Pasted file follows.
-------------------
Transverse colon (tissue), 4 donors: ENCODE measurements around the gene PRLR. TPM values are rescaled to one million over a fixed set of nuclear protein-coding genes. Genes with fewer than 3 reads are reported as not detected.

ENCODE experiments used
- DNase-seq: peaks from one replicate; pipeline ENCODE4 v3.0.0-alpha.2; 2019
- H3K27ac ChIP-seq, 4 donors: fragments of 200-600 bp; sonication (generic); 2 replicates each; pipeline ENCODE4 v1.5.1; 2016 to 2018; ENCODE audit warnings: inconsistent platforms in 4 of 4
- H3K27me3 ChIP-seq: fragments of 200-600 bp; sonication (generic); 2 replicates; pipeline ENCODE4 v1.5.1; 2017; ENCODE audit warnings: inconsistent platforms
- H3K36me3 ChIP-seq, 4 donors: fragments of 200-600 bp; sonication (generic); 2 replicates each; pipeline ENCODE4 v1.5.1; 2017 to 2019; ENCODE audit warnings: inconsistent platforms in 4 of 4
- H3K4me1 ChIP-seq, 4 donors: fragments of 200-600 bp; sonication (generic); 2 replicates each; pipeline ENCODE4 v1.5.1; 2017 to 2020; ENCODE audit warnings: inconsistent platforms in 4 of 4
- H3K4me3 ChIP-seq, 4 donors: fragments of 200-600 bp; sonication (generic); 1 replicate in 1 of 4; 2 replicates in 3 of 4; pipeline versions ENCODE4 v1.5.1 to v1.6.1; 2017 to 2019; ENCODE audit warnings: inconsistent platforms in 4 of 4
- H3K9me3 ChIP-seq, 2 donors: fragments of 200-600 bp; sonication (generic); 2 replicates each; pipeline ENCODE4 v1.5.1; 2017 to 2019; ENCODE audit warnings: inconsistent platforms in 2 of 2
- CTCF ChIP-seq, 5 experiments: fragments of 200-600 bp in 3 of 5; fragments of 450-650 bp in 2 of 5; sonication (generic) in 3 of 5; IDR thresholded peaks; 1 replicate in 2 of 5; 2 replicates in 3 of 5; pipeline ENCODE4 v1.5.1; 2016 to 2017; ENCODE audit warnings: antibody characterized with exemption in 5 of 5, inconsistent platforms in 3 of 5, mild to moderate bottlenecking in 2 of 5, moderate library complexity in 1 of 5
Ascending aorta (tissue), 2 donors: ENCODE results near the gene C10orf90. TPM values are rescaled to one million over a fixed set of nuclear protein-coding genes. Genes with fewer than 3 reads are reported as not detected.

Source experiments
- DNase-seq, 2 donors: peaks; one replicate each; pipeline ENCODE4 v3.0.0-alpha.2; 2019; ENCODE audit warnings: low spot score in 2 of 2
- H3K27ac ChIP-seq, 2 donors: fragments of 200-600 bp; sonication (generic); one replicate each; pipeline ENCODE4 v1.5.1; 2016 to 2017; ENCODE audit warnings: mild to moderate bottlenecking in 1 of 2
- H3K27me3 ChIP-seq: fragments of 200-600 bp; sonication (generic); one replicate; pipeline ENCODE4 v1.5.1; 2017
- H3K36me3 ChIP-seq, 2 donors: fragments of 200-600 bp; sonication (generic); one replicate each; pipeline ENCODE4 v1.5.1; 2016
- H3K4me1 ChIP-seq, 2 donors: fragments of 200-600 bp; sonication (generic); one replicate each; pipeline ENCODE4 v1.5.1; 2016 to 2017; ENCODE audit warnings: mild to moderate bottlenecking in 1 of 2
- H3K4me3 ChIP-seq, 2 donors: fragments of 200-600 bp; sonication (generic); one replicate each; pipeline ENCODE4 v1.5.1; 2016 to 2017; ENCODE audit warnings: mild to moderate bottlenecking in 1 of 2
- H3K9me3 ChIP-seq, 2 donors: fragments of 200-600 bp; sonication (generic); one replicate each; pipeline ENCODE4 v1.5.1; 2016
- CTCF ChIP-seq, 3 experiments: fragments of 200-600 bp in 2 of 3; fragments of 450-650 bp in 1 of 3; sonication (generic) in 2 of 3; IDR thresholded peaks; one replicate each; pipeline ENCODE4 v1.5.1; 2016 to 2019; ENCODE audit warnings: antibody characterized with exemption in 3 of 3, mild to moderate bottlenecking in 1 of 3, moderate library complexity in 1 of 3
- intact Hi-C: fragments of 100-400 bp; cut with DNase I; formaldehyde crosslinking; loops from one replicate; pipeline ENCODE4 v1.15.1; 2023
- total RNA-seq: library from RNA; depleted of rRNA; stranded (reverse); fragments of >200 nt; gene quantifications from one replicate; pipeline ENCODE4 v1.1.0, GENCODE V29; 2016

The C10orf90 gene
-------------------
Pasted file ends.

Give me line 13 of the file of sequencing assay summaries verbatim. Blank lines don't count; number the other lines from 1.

- DNase-seq, 2 donors: peaks; one replicate each; pipeline ENCODE4 v3.0.0-alpha.2; 2019; ENCODE audit warnings: low spot score in 2 of 2